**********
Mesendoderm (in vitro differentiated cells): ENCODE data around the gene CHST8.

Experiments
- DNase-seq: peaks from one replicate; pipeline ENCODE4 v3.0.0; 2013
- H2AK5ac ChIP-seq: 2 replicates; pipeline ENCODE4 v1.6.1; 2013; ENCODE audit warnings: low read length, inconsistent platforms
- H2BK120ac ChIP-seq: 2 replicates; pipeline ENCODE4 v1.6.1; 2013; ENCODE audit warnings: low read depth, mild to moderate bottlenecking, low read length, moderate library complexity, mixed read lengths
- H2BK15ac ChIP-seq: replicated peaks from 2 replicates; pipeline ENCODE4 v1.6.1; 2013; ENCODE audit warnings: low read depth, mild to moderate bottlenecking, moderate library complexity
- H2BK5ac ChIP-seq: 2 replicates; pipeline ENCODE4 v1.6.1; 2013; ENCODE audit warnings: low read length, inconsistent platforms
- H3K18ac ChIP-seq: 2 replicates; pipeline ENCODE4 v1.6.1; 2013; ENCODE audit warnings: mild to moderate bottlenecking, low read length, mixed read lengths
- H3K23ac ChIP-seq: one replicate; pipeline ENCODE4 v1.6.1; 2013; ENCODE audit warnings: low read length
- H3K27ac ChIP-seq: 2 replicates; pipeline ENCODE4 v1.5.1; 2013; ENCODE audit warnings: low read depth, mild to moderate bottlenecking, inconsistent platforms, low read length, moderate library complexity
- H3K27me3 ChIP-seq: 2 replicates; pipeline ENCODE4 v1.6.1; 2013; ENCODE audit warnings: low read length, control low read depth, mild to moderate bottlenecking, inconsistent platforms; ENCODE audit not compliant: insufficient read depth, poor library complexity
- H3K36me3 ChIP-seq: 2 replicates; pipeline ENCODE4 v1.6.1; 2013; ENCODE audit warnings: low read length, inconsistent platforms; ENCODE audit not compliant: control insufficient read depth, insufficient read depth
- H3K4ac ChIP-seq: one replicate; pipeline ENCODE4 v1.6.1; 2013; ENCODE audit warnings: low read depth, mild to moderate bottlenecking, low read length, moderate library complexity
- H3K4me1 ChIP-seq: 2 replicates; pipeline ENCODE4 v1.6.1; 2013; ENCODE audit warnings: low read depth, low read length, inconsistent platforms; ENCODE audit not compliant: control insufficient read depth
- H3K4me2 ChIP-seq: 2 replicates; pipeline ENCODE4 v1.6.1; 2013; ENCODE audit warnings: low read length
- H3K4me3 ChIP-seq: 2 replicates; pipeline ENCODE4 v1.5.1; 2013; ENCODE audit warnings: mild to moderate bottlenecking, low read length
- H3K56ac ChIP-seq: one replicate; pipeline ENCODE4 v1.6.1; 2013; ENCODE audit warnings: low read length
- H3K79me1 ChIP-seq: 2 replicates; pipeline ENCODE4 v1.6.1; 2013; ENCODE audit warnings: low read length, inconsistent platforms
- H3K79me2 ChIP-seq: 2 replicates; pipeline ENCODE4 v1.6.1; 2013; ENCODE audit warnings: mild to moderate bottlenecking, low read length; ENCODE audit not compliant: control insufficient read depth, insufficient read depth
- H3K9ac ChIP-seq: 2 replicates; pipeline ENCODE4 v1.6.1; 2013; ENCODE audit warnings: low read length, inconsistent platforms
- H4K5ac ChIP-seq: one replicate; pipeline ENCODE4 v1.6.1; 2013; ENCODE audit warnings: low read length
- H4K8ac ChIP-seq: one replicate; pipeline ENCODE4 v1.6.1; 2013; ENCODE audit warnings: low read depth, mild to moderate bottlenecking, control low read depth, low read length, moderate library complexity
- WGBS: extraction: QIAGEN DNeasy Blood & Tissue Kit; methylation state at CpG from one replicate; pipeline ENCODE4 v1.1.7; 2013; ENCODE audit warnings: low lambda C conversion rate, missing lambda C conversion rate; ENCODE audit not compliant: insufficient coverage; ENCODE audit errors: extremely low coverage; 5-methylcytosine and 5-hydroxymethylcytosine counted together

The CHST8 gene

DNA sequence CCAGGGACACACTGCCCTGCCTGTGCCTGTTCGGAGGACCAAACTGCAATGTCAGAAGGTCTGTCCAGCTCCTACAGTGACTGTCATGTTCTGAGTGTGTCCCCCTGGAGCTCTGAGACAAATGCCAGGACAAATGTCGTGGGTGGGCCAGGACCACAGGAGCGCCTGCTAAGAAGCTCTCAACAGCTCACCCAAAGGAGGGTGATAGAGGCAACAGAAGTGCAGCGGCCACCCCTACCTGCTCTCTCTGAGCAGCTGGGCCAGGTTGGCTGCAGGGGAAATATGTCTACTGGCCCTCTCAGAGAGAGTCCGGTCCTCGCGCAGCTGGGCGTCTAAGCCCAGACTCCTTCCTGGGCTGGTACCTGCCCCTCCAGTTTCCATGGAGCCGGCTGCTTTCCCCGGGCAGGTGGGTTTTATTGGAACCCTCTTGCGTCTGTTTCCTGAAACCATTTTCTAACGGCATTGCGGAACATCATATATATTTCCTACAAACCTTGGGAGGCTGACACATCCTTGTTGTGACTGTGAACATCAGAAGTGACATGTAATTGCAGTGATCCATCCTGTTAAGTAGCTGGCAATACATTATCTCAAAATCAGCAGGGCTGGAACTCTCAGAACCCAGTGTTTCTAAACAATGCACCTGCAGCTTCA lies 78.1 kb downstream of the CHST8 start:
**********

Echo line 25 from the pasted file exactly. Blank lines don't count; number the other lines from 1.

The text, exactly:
DNA sequence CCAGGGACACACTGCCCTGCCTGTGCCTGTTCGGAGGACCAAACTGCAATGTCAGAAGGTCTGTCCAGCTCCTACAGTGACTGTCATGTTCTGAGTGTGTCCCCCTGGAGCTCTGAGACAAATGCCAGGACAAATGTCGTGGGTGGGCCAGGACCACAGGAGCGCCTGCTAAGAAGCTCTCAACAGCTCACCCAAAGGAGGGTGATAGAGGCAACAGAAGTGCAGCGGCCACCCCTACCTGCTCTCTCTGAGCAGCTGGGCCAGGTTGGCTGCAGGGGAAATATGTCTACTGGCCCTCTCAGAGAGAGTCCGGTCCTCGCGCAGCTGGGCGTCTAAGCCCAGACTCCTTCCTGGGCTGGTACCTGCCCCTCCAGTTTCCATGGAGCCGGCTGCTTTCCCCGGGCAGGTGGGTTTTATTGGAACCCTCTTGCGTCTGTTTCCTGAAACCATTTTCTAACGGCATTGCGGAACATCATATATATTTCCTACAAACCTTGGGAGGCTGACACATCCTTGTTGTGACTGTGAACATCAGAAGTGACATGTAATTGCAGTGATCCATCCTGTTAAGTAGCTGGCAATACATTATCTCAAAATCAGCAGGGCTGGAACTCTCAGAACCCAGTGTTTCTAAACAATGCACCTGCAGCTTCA lies 78.1 kb downstream of the CHST8 start: